‘Dissatisfied’, ‘frustrated’ and ‘let down’ are words summing up how most people feel about the UK’s democracy today, finds an in-depth report from UCL and the UK’s leading public participation charity, Involve.
The report presents the conclusions of the new Citizens’ Assembly on Democracy in the UK, which was run by the UCL Constitution Unit to find out what people think about how the UK is governed and what they would like to change.
The new report finds that the UK public expect high standards from individuals in public life, want power to be spread out from government to parliament and the courts, and believe the public should have a stronger voice, both through their representatives and directly.
The Assembly also makes specific recommendations that relate directly to core elements of the government’s agenda, including the effects of the Dissolution and Calling of Parliament Act, the Judicial Review and Courts Bill, and the Police, Crime, Sentencing and Courts Bill.
The Assembly’s report follows on from a recent survey of nearly 6,500 people from the UCL Constitution Unit, which found that “being honest” and “owning up when they make mistakes” are the most valued traits in politicians.
The Citizens’ Assembly on Democracy in the UK, which ran for six weekends between 18 September and 12 December last year, comprised 67 members who were randomly selected to reflect the UK voting-age population in terms of age, gender, ethnicity, education, disability status, region, and political attitudes.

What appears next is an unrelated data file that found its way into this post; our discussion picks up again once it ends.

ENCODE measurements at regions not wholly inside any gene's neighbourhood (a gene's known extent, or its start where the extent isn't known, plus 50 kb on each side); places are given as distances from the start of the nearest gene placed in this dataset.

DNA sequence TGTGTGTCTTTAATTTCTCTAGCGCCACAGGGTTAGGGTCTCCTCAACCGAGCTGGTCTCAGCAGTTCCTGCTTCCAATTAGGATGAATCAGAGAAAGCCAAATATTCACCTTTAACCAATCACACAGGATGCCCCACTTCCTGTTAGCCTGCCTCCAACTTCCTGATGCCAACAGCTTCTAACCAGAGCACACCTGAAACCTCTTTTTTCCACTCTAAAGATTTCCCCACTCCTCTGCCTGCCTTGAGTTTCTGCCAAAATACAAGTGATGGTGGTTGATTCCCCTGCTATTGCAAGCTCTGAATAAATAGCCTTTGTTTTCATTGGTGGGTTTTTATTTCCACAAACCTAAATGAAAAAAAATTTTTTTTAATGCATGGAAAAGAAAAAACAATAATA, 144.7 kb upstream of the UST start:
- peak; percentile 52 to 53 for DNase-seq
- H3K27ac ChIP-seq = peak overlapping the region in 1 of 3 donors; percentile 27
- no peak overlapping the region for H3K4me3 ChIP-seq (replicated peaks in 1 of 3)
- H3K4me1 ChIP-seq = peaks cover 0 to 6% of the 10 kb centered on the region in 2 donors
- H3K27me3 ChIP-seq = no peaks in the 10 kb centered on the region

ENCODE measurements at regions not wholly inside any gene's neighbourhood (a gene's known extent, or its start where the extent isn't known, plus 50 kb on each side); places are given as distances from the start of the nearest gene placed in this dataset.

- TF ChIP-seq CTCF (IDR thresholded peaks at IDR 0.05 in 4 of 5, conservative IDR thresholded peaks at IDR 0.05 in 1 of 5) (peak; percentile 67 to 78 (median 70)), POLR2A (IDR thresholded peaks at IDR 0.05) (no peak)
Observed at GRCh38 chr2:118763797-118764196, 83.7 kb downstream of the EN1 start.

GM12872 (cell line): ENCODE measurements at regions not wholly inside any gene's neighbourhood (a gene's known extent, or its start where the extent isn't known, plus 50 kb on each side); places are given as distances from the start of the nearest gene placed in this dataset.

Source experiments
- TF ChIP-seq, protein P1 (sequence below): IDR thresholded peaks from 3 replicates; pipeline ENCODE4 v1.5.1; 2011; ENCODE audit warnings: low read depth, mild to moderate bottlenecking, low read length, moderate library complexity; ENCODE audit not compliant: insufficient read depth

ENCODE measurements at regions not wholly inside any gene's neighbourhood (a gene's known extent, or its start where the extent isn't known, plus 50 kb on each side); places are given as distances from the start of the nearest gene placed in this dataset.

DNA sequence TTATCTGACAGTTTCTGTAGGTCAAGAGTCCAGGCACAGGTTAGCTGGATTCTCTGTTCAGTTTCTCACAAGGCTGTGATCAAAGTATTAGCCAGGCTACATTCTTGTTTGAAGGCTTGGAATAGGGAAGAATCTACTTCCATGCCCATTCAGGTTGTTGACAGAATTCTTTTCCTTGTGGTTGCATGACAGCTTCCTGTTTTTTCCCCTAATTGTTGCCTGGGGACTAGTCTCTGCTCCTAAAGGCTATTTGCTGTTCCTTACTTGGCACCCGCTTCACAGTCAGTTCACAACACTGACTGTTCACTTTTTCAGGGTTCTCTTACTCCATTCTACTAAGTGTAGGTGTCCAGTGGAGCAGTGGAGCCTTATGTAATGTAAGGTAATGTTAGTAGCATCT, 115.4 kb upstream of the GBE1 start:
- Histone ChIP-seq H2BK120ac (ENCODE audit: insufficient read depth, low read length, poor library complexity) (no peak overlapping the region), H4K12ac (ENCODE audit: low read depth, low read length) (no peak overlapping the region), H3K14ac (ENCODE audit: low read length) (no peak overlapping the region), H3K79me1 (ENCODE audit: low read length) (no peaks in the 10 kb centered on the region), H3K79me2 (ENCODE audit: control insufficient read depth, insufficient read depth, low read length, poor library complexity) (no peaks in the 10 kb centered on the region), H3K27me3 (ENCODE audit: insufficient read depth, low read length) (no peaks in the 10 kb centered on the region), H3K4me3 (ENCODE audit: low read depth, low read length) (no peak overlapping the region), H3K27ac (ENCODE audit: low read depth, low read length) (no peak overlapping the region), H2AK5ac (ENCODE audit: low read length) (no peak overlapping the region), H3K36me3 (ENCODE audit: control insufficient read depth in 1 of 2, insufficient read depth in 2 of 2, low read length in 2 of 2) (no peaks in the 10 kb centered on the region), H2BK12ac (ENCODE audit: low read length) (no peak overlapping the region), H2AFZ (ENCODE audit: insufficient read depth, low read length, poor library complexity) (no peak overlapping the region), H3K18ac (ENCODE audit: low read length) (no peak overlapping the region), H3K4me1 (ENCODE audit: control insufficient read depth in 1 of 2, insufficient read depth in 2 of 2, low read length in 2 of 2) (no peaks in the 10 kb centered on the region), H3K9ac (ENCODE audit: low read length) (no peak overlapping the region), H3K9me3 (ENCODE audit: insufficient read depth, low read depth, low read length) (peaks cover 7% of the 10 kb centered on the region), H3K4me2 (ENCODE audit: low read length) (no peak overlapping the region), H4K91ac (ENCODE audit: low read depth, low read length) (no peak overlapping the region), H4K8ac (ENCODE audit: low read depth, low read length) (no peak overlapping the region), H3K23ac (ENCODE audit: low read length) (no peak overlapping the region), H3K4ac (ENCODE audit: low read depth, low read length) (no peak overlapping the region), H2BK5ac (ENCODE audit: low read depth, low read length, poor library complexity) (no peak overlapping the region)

Assembly members were almost unanimous in criticising standards of behaviour among those in public life, and they felt strongly that existing mechanisms provided insufficient remedy to unethical conduct.
Of the Assembly’s members, 98% agreed that, ‘lying or intentionally misleading parliament’ should be punishable as a ‘contempt of parliament’: ‘As well as being made to give a public apology, MPs who break this rule should be fined or otherwise punished.’
Additionally, nearly all those involved supported the recommendation that, ‘The Code of Conduct for MPs, peers and government ministers needs to be strengthened to give clear guidance on what a breach will result in. Regulators need to recommend consistent sanctions to all parties and levels of office, and the public should be able to expect these to be imposed.’
Professor Alan Renwick (project lead and Deputy Director of the UCL Constitution Unit) said: “The Citizens’ Assembly on Democracy in the UK shows that people across the UK are deeply concerned about the state of our democracy. That’s not just a flash-in-the-pan response to Partygate. Even before the scandal grew, people wanted politicians who are honest and trustworthy, and an enhanced role for independent regulators.
“They oppose moves to side-line parliament or weaken the courts. And they want the system to be more responsive to considered public opinion. Assembly members have set out a programme of reforms that could help restore trust and enable healthier politics. It now lies with policymakers up and down the land to take these recommendations further.”